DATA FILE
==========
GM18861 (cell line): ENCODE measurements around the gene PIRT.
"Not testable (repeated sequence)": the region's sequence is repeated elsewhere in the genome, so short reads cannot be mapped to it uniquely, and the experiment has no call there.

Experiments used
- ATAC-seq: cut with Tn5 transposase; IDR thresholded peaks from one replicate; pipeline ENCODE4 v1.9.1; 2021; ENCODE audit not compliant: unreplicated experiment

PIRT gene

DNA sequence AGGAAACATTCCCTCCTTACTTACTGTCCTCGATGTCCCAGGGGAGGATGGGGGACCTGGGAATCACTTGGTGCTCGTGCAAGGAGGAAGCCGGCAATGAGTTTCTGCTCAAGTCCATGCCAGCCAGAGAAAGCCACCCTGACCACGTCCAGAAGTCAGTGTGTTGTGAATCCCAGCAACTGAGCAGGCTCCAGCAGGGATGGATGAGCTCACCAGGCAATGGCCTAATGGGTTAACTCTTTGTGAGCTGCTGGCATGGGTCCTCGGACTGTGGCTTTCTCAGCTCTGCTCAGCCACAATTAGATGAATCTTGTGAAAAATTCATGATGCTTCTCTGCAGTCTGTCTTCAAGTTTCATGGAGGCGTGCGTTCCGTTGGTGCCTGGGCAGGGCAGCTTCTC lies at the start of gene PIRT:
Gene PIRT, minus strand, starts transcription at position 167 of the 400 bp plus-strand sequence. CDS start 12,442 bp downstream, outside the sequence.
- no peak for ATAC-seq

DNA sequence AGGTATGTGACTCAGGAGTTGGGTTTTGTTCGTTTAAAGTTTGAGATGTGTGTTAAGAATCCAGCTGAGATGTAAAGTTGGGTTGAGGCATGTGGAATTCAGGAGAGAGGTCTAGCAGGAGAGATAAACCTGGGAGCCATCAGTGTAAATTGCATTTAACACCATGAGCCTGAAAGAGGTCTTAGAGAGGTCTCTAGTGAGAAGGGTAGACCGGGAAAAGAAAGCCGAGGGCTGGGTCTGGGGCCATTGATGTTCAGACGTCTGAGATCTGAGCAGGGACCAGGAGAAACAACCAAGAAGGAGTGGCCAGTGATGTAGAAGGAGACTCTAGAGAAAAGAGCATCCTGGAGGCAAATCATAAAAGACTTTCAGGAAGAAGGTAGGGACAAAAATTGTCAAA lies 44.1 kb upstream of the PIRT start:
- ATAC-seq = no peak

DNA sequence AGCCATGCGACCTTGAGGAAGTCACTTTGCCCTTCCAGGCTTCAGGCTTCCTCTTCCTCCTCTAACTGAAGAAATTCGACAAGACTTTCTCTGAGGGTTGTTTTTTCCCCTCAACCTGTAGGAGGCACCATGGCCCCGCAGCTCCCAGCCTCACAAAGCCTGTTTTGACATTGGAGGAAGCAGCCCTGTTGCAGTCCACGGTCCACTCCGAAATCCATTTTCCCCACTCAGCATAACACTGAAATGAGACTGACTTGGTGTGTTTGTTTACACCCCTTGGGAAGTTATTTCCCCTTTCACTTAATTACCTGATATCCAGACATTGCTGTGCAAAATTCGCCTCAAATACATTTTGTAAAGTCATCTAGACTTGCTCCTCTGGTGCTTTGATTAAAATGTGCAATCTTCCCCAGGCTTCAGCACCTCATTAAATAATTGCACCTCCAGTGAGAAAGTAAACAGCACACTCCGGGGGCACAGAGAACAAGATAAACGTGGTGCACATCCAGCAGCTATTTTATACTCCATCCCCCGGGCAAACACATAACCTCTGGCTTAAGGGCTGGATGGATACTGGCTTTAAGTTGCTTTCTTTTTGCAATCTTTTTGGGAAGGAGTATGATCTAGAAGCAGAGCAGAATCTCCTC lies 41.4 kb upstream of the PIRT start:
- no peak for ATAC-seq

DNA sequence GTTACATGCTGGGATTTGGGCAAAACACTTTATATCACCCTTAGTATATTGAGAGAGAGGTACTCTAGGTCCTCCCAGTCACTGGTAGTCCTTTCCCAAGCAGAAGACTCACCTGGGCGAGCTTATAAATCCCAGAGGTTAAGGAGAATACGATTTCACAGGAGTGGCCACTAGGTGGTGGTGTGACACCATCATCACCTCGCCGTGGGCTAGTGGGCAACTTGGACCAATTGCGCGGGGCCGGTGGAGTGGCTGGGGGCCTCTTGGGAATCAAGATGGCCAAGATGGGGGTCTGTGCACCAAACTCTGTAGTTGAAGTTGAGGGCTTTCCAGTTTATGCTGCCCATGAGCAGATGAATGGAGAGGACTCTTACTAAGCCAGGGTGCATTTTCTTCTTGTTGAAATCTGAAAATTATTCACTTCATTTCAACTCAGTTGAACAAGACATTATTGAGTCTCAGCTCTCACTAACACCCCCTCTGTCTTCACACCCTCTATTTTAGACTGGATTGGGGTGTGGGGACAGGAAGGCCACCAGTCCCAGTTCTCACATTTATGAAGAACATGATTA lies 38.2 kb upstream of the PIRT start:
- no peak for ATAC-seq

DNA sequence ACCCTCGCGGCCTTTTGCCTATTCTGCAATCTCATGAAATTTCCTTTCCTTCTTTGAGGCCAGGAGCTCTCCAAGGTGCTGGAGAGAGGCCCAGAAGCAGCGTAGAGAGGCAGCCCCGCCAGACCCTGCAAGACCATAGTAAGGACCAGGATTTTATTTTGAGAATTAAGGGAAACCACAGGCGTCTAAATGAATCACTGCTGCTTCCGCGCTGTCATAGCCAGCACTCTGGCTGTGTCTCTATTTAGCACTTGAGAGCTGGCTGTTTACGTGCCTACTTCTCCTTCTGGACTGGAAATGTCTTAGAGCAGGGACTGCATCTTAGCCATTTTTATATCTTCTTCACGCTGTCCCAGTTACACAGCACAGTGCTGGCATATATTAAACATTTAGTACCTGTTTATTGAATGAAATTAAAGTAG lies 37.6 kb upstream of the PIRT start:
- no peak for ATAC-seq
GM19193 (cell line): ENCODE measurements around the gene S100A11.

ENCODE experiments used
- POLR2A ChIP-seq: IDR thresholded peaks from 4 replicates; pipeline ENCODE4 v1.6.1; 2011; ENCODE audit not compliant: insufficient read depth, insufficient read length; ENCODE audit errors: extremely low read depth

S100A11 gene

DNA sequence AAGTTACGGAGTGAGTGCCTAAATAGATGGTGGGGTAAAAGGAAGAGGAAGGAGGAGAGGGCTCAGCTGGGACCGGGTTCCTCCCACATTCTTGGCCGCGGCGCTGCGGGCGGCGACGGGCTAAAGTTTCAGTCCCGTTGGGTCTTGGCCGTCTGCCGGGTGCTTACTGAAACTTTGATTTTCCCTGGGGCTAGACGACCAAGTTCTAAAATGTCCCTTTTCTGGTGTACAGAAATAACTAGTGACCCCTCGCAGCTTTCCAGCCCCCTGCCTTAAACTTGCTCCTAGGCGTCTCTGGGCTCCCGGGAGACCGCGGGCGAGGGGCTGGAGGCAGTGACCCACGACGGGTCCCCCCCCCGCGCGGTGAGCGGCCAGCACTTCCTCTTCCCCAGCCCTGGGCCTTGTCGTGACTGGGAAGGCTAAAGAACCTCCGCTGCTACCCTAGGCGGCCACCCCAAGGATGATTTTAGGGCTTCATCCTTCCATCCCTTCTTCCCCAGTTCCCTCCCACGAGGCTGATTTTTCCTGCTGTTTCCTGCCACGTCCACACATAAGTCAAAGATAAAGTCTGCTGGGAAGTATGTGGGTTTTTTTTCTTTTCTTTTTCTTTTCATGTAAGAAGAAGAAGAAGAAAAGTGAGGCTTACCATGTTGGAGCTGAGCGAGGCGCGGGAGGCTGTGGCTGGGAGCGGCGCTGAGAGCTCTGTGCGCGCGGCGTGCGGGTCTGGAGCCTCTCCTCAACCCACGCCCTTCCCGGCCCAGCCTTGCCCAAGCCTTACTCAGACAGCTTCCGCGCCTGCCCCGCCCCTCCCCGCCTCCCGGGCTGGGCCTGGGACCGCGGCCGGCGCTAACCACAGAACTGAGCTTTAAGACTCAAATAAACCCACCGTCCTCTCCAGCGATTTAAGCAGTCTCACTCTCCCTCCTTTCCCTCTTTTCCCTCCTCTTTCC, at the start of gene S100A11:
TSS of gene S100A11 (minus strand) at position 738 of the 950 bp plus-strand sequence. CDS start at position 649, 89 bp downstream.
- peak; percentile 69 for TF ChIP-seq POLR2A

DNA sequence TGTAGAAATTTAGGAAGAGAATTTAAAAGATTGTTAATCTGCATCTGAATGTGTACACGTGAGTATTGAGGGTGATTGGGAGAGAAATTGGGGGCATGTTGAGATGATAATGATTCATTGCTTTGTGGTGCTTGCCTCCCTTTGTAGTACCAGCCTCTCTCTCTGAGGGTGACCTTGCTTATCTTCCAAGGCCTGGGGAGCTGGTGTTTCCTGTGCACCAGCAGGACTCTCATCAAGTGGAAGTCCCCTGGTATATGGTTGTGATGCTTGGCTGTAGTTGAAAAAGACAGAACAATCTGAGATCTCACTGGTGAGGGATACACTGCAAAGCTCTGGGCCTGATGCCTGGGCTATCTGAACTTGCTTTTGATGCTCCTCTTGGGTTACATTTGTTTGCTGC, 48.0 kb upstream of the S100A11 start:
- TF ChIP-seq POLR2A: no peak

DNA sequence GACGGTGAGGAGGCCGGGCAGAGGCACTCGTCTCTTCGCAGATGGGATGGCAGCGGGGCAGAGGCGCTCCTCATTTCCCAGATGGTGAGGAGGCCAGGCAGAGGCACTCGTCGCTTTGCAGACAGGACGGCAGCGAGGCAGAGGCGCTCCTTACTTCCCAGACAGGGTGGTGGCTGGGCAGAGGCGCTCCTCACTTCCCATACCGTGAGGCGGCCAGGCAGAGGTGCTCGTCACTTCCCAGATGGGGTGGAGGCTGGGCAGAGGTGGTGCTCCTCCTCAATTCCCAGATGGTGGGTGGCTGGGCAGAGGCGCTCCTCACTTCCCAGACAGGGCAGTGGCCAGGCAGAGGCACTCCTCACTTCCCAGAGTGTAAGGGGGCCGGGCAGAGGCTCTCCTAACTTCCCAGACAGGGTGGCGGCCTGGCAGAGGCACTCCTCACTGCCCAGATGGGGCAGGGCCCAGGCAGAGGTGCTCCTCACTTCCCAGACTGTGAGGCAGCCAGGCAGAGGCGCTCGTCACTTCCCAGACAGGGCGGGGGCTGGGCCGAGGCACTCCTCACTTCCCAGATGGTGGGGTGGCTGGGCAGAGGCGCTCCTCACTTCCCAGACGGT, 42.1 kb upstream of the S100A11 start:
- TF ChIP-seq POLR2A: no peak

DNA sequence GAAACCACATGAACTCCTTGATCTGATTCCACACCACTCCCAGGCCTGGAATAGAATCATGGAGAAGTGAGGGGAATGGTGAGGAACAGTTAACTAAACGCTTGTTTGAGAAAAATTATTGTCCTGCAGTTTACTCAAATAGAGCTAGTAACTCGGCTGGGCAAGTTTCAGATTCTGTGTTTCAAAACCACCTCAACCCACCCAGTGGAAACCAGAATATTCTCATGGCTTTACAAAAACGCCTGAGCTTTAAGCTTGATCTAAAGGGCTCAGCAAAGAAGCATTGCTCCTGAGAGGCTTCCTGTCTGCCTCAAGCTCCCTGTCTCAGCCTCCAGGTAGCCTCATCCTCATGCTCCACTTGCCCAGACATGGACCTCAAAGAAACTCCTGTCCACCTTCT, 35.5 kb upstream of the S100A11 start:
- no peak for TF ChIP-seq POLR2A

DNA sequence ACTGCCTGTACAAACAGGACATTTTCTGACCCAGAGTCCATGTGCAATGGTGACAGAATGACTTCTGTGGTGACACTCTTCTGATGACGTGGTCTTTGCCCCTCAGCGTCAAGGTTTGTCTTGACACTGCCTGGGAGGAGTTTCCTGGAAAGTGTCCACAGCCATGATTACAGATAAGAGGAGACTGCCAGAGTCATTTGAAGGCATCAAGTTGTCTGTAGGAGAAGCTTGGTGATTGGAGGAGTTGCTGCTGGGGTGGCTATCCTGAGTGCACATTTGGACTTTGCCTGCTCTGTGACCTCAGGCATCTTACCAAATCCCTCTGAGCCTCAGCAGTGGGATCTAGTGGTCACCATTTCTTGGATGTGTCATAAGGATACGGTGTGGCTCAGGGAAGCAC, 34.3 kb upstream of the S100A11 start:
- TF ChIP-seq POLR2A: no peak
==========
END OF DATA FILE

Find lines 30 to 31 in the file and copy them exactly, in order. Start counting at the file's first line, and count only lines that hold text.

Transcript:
DNA sequence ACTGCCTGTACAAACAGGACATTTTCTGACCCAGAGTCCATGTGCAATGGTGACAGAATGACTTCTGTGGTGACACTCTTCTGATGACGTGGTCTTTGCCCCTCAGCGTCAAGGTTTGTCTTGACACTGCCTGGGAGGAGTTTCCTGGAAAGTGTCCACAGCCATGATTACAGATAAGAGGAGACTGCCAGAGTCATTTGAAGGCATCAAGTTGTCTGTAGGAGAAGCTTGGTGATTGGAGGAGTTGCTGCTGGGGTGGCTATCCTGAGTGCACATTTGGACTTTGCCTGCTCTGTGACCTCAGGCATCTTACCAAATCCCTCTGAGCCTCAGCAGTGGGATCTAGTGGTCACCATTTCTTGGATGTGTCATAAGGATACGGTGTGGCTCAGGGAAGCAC, 34.3 kb upstream of the S100A11 start:
- TF ChIP-seq POLR2A: no peak